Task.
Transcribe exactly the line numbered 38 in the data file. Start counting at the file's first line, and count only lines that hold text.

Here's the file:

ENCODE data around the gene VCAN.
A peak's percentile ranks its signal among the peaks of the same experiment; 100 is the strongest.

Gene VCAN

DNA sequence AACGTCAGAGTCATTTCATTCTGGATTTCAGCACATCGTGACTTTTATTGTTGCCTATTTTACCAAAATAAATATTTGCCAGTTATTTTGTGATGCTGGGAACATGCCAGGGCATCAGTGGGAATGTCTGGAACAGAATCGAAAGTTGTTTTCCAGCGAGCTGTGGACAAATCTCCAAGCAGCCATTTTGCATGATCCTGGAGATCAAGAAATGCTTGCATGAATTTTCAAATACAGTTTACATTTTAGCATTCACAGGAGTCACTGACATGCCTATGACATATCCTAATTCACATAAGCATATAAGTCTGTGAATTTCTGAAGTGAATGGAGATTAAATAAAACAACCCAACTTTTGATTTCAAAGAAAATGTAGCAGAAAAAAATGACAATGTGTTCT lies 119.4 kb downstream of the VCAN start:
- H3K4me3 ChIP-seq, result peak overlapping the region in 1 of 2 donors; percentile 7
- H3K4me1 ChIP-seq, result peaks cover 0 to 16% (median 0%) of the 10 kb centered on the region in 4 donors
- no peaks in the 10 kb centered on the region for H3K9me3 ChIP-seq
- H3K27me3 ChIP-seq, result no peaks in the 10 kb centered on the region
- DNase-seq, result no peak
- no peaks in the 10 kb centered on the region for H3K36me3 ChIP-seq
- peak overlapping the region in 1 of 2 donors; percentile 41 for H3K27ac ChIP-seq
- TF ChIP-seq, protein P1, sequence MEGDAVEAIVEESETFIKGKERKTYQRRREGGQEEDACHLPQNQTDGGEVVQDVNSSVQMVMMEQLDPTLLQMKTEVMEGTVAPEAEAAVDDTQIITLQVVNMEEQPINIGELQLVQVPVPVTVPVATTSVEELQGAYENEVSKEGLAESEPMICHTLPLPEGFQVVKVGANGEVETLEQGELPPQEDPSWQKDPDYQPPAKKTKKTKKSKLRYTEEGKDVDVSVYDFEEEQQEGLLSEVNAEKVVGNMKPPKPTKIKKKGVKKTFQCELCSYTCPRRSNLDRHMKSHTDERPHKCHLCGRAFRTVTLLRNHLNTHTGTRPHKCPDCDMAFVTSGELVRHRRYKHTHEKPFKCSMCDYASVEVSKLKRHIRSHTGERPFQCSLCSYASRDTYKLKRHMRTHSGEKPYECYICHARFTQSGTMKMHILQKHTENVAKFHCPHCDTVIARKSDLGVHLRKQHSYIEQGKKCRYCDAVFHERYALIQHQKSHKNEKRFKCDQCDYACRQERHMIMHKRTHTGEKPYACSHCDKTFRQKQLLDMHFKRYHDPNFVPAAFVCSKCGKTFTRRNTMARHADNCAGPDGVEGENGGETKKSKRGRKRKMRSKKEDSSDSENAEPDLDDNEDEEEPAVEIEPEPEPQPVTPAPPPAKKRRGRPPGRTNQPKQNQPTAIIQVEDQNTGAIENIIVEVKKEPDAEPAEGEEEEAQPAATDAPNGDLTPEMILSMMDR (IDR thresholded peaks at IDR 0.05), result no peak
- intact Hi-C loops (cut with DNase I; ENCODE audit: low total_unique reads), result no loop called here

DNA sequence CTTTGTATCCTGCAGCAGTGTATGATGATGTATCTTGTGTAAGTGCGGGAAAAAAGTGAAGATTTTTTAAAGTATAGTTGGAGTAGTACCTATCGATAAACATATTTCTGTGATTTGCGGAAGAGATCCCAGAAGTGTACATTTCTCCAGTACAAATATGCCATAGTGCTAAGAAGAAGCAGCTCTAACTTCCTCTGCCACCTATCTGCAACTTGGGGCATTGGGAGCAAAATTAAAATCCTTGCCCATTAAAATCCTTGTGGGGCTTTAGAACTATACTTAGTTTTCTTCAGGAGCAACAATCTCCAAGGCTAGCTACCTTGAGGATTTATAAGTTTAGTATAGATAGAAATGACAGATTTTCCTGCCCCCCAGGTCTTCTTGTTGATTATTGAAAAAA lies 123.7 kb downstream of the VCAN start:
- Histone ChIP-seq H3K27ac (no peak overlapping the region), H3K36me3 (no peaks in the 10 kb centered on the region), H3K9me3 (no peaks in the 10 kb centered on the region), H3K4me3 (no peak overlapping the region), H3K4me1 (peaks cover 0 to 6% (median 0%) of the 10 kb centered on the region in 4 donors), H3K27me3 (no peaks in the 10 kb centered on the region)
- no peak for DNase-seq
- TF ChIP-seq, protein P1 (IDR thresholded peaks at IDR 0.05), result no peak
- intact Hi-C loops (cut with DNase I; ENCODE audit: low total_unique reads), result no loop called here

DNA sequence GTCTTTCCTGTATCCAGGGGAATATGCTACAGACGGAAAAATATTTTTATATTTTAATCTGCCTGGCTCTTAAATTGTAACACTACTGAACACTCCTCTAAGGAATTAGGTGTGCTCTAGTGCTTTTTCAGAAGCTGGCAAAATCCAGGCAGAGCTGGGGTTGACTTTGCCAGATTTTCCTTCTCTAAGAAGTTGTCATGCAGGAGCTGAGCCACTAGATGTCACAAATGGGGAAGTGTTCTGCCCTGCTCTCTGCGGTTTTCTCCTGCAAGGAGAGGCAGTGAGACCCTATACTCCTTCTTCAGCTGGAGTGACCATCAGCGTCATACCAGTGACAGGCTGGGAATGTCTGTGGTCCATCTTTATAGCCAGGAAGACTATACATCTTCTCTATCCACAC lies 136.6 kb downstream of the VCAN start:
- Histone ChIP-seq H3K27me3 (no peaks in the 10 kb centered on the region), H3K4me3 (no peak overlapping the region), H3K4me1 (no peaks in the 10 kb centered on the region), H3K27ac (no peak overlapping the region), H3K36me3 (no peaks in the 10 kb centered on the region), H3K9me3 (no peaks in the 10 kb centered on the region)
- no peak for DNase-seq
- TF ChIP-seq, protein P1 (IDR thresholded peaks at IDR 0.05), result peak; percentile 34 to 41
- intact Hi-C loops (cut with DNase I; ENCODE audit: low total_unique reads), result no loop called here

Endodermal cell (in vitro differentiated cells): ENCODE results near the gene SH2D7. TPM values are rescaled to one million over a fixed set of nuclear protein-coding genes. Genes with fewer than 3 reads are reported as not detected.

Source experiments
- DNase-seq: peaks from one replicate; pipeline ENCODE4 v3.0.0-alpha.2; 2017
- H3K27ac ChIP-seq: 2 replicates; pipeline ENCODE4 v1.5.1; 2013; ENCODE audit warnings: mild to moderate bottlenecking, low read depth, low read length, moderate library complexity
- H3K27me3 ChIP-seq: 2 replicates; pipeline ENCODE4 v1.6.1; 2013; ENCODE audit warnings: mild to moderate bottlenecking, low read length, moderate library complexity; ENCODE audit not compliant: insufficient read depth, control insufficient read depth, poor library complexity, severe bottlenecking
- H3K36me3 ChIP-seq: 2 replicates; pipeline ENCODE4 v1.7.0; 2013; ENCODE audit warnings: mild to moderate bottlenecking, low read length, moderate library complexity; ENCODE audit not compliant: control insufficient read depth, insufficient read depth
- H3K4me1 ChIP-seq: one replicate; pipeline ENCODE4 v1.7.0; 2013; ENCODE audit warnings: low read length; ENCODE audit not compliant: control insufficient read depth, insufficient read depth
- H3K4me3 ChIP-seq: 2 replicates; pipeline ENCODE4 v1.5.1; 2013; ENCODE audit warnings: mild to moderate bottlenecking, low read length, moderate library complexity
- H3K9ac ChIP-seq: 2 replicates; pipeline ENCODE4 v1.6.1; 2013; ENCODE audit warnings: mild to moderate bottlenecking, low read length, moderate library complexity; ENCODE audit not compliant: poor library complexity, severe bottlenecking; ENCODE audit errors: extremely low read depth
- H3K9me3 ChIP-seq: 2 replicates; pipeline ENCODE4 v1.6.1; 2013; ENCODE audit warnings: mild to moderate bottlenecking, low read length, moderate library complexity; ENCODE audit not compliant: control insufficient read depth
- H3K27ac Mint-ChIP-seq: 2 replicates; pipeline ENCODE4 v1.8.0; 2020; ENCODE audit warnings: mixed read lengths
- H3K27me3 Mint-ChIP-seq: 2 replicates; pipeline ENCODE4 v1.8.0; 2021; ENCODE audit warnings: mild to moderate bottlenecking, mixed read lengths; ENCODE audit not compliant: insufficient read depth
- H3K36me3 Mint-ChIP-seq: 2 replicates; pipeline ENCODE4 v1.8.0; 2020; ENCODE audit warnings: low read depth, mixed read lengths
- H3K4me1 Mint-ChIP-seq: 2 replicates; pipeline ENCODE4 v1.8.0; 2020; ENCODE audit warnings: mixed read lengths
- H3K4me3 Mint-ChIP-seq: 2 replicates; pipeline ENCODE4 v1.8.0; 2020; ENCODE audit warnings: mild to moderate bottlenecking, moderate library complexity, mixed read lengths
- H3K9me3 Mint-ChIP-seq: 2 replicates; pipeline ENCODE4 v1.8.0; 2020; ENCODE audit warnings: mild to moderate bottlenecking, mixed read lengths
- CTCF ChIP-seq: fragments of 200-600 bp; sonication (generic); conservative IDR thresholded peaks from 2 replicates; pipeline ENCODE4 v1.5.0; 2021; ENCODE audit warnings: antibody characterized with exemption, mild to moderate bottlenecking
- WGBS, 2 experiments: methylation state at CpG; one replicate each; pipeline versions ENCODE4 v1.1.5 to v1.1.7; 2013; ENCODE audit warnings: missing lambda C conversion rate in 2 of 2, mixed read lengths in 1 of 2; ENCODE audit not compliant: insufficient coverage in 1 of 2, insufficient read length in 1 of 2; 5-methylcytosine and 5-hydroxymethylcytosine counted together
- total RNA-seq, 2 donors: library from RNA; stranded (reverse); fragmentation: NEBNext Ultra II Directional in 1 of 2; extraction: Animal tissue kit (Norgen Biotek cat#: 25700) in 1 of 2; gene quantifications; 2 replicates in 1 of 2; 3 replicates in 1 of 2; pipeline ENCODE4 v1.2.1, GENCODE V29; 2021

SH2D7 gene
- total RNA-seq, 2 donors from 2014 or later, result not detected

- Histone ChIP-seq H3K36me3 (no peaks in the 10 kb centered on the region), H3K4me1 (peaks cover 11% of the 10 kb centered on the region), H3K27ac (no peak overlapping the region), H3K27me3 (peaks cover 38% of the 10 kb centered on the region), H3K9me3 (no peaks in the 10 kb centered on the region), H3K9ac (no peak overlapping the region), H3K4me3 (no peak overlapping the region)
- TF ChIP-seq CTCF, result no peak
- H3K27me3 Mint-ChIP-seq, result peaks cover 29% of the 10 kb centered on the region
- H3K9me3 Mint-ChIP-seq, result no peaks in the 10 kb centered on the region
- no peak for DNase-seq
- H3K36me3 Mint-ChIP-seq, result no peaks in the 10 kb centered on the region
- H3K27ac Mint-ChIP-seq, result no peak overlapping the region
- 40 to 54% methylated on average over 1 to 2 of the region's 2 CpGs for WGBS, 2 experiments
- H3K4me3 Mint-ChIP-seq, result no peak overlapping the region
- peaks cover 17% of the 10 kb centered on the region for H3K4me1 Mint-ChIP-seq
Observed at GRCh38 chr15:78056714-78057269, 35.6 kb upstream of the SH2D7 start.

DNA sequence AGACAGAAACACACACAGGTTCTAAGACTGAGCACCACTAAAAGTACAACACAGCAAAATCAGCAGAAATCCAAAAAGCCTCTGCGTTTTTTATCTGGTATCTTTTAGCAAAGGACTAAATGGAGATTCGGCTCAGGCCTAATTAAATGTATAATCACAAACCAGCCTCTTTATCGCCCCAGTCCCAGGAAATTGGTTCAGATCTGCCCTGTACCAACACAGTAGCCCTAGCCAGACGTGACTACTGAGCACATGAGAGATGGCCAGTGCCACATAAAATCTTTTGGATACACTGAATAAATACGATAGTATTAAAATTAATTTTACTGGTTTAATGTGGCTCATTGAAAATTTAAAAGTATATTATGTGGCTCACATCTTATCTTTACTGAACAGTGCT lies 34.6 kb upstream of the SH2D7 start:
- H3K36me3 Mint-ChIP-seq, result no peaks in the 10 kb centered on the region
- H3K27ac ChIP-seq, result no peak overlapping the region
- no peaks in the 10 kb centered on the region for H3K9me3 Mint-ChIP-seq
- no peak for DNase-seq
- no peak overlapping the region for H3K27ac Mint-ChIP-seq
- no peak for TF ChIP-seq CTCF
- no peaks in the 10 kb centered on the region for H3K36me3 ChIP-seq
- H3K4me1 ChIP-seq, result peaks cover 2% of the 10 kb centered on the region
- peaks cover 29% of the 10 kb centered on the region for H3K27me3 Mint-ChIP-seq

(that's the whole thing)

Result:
- H3K4me3 Mint-ChIP-seq: 2 replicates; pipeline ENCODE4 v1.8.0; 2020; ENCODE audit warnings: mild to moderate bottlenecking, moderate library complexity, mixed read lengths